Deus or Darwin

A universe that’s seen as random
Frightens those who crave control—
They want a god, to walk in tandem;
Faiths arise, cos folks demand ‘em—
Comfort, really, is their goal;
Thus charismatic leaders’ fandom
Sell their brain to save their soul.

With their control in diminution
Some will act to ease the threat;
Hitting on a strange solution,
Lose their trust in evolution;
Try, instead, a different bet—
Some designer’s contribution,
Rather than a blind roulette.

But—frame selection as restricted,
Rather than as simple chance—
Now beliefs are less conflicted;
Life less random, more predicted;
Less chaotic; more a dance:
How god and science are depicted
Determines which one will advance.

(Rutjens, B. T., et al., Deus or Darwin: Randomness and belief in theories about the origin of life, Journal of Experimental Social Psychology (2010), doi:10.1016/j.jesp.2010.07.009)

Rutjens, B. T., et al. (in press) explore the contribution of control-threat (that is, the perception of a lack of control over one’s events and environment) to belief in some version of design (non-designed Darwinian Evolution vs. Intelligent Design vs the Conway-Morris restricted Evolutionary theory). Control-Threat theory suggests that when our perception of control is threatened, we look for ways to restore control; if science paints a picture that is… what’s the word? … accurate, then we may get the feeling that we are just a tiny insignificant speck, here by the most improbable of chances, in an incomprehensibly vast universe. Rather than being gobsmacked at how wonderful this is, we may instead feel tiny, insignificant, and speck-like, and cast about for ways to restore our former (ignorant and blissful) larger place in The Order Of Things.

This is where religion can come in. Rutjens, et al., though, show that the grasp for order and control need not reach toward religion. An alternative framing (that word!) of evolution (Conway-Morris, 2005) was preferred by Rutjens’s participants over intelligent design. (I find it interesting that Conway-Morris’s description of ID was “a theology for control freaks”–the freewheeling, limitless potential of evolution is presumed to be beyond the ID-believer’s comfort level, and the muttered safe-word “design” brings the needed control back.) An analysis of Conway-Morris is beyond the current post; what is important is that it was control or predictability, and not god that was craved in times of uncertainty. God just happens to be one means by which an illusion of control may be delivered.

But, hey, I can’t claim immunity; I stick to the sheltered harbor of metrical, rhymed verse, avoiding the uncertain currents and swells of real poetry. (Others stick to their favorite foods, or music, or destinations; there, I will gladly embrace the unknown!) I doubt (just a gut feeling) that Rutjens’s finding is something that is limited to one’s views on evolution, but it is nice to have this particular mosaic tile, this part of the big picture.

One Nation Indivisible

“We are all Americans, we stand together. I think it is absolutely important now for majority of Americans to hang onto that thing that is best in us: a belief in religious tolerance. We have to make sure we don’t start turning on each other. We are one nation under God. We may call that God different names, but we are one nation.”
President Barack Obama

I’ve always thought it more than odd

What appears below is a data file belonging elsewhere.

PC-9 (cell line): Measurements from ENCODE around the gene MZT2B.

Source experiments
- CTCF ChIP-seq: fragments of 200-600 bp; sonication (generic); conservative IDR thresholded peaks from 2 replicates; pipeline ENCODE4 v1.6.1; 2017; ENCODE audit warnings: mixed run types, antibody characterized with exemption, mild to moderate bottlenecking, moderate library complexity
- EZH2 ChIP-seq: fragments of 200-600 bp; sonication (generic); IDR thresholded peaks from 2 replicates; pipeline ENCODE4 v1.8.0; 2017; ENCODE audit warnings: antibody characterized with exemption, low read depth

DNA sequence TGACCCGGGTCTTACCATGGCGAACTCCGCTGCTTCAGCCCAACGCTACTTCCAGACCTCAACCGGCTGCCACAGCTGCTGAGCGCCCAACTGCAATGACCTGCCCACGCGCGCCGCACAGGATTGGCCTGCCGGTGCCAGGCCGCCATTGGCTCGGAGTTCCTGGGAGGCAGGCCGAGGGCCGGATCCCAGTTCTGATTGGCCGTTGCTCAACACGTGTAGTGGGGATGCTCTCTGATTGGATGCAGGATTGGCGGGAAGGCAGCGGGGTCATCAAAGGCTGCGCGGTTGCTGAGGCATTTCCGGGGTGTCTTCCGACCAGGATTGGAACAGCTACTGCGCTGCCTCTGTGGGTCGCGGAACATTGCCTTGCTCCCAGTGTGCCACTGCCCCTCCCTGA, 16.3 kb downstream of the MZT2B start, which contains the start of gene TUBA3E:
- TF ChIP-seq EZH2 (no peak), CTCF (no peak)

To say “One nation, under God”—
It’s laughable; it’s risible:
One thing it’s not is “indivisible”.
My president just cut me out:
My welcome here is now in doubt.
“Home of the brave”; “Land of the free”
But not the godless, can’t you see?

If common values bind us close—
Ideas, small or grandiose—
Those notions, if we care to look,
Will not be found in Holy Book
But in the Constitution’s lines,
The founders’ words, their grand designs,
Where weak or strong may both speak free,
Including godless folks like me.

Extra! Extra!

Pastor Jones
Cries and moans
And spouts his hateful views
He makes it clear
For us to hear
And floods the evening news
As cameras click
He does his shtick
And writers meet their deadlines
Somehow his shit
Is “news that’s fit
To print” and makes the headlines
This Jones, I think,
Enjoys his ink
When writers praise or scoff—
So I suggest
It might be best
To turn the cameras off.

A story in yesterday’s NYTimes does a bit of navel-gazing, and ponders the media’s role in Pastor Terry “Burn the Koran” Jones. Prior to his surfing the “ground zero mosque” media wave, Jones was an annoying little man who was unknown to the vast majority of us, a small fish even in his own community. He tried to get noticed, but frankly, few cared.

That was then; this is now. Every newspaper, every media outlet, everybody with access to ink or pixels has written about this pathetic man, and he has gladly stood in the center of a ring of cameras and made the most of a slow news period. (Yes, I see the irony in complaining about this while engaging in it. But I am a very small cuttlefish, and the odds of Jones being aware that I have even written his name are infinitesimal.)

The news cycle loves tempests in teapots. That is what this is. Jones has every right to burn [his own] copies of the Koran. The beautiful irony of it is, every argument he might make for exercising this right, is an argument in favor of building the mosque he is so dead-set against. Me? I’m an atheist, so I have no dog or god in this fight. But I would rather not establish a precedent of the government being able to dictate this sort of thing, because I quite selfishly would like to maintain my own right to offend people by writing… well, the sort of stuff you might find if you look through this blog.